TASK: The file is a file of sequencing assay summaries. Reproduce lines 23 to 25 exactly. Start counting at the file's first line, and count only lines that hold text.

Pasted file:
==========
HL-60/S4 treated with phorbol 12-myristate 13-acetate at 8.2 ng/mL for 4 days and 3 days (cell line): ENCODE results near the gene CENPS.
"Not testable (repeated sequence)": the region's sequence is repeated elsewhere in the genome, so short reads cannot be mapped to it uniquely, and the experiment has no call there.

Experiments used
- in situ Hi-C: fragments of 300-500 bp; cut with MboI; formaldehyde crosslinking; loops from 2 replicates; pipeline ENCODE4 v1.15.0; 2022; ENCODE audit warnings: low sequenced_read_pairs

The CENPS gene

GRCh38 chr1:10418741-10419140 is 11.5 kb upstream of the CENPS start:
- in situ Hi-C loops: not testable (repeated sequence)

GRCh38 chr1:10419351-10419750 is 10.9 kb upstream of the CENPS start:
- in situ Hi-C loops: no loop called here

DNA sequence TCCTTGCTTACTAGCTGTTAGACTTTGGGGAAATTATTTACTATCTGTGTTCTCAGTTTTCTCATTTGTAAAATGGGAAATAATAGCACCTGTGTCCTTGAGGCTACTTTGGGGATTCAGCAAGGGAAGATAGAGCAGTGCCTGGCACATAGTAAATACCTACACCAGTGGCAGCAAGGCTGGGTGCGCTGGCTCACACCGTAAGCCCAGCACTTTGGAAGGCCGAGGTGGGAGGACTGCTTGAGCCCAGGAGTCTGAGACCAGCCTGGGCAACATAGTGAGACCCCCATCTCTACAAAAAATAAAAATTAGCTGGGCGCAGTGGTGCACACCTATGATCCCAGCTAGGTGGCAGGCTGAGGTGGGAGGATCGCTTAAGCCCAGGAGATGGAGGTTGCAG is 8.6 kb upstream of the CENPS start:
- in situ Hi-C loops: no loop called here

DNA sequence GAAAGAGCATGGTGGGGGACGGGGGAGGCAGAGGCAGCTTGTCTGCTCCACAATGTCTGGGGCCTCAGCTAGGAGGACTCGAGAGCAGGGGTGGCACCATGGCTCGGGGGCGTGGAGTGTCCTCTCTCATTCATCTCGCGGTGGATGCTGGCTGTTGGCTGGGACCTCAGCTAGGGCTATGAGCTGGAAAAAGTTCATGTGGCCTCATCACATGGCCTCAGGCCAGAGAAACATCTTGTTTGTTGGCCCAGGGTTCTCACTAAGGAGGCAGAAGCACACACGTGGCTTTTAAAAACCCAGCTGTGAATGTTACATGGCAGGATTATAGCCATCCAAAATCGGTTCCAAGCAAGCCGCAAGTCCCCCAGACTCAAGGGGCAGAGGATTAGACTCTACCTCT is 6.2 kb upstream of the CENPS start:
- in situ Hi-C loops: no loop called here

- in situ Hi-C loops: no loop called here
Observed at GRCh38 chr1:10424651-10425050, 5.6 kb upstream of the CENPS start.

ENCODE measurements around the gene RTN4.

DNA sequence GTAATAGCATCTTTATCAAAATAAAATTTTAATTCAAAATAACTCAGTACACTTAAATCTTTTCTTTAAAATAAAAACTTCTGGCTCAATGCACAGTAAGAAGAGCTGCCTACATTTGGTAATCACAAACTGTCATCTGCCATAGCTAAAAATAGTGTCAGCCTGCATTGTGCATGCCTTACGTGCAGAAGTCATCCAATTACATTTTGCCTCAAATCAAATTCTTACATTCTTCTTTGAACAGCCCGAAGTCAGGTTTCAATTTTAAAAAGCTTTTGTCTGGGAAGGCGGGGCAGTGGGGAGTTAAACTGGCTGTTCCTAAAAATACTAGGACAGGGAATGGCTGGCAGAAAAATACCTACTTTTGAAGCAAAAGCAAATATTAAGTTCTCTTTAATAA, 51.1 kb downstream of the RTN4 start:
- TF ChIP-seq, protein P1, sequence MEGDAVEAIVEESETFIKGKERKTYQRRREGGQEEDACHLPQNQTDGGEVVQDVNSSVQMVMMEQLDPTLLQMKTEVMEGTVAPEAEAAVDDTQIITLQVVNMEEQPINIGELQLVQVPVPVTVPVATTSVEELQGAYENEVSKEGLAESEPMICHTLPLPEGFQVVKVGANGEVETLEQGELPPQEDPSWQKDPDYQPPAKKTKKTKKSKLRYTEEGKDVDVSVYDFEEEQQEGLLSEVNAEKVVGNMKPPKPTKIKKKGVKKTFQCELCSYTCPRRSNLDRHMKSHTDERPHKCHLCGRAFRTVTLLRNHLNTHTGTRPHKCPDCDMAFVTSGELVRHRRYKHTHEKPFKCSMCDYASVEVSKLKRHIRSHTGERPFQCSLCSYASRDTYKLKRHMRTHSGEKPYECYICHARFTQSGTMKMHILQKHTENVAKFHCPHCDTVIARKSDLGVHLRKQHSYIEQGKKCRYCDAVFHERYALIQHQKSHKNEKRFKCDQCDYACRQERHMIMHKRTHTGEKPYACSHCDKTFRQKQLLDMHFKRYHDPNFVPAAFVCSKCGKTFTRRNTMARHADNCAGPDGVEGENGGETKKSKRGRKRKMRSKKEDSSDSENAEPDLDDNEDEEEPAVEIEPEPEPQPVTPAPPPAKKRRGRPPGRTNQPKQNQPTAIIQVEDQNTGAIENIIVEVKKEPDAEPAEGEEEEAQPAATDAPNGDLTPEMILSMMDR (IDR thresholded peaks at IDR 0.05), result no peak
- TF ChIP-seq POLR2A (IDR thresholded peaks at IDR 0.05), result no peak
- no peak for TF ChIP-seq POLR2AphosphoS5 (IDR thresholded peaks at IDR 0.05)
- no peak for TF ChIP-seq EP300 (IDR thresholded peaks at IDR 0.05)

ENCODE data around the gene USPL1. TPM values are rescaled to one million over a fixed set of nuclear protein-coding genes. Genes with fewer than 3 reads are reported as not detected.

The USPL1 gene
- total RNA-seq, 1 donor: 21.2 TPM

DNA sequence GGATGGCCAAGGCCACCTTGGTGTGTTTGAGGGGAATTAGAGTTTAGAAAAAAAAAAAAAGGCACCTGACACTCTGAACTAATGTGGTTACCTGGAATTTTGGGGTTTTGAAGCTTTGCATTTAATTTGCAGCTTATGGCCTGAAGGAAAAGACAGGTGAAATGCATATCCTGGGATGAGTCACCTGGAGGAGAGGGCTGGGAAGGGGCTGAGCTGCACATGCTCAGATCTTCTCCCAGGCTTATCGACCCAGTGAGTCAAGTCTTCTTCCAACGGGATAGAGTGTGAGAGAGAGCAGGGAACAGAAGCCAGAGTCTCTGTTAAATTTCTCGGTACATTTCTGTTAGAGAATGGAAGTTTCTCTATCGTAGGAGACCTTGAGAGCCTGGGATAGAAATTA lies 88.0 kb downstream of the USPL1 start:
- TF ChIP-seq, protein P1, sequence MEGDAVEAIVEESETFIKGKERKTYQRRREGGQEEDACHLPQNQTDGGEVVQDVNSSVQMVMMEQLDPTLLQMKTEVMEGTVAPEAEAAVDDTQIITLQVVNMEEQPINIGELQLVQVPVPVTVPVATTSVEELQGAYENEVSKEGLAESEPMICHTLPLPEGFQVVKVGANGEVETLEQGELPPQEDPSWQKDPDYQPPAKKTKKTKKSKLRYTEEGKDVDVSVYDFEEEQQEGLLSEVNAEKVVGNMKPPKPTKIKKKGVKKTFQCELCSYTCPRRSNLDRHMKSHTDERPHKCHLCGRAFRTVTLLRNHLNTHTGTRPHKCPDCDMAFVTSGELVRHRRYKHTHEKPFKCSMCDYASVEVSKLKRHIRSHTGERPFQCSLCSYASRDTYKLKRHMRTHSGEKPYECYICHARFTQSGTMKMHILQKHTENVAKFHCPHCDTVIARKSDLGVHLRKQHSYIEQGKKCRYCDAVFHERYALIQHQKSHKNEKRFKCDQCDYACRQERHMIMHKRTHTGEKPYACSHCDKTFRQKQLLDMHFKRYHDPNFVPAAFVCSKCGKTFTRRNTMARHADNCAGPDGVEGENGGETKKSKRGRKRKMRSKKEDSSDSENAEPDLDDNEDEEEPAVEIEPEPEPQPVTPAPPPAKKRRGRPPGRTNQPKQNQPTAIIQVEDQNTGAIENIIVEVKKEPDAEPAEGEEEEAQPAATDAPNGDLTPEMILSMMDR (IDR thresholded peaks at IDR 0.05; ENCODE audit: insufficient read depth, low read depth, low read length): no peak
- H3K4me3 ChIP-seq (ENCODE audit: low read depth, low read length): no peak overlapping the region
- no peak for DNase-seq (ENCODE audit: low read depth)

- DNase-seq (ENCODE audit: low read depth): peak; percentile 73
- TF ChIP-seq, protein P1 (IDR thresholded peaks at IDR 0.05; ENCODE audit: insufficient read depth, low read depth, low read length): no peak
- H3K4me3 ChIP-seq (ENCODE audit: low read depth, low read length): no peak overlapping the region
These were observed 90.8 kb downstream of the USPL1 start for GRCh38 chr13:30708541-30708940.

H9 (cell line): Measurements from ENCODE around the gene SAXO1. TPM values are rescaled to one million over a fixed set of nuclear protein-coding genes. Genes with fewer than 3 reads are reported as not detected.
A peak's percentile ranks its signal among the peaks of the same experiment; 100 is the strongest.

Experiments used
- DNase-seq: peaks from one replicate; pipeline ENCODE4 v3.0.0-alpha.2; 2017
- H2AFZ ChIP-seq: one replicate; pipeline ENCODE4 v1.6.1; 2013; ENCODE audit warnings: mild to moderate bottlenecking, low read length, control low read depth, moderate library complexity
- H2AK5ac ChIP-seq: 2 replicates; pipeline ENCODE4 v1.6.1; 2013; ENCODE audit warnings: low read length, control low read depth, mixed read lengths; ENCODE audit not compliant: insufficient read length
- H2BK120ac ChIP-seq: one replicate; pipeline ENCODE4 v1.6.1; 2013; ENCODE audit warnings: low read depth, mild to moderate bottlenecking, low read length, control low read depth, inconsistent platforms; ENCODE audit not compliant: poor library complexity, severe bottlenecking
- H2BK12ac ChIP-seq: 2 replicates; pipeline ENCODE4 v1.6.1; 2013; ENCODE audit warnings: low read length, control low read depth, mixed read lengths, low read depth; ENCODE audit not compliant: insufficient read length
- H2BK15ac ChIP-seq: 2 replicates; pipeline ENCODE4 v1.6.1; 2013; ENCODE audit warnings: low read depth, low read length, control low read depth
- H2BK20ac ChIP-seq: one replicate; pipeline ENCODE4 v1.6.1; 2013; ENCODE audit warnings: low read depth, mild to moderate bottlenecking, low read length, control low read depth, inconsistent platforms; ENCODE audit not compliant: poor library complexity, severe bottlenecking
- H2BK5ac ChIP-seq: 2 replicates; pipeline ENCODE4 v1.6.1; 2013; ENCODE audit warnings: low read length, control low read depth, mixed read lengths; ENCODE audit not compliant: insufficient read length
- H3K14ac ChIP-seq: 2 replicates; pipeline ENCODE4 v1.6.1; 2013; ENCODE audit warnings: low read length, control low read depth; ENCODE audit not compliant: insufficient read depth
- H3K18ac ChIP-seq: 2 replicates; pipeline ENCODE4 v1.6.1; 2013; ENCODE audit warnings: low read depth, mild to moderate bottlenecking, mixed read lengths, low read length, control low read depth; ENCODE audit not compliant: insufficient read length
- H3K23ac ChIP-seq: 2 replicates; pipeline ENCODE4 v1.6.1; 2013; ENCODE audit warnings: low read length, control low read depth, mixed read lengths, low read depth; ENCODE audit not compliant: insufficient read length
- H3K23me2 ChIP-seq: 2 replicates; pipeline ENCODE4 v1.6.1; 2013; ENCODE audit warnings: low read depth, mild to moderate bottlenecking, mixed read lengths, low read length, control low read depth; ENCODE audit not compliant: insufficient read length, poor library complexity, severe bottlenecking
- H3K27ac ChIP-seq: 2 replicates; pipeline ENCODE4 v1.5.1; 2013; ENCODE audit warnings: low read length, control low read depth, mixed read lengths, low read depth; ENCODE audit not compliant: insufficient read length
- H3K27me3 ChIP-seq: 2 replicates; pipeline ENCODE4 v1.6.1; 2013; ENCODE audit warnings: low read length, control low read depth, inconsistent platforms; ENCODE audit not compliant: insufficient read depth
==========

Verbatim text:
The USPL1 gene
- total RNA-seq, 1 donor: 21.2 TPM

DNA sequence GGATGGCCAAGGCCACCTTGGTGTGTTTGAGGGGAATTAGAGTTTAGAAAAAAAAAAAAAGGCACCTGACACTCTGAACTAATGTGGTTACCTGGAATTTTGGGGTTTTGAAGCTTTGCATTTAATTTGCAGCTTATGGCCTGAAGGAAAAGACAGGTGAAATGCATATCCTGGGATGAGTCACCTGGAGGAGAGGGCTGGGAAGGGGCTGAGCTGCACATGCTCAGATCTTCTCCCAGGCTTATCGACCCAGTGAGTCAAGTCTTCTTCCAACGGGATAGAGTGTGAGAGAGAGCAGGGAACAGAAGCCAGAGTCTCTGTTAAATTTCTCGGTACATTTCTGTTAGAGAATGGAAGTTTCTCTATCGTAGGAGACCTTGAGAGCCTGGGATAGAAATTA lies 88.0 kb downstream of the USPL1 start: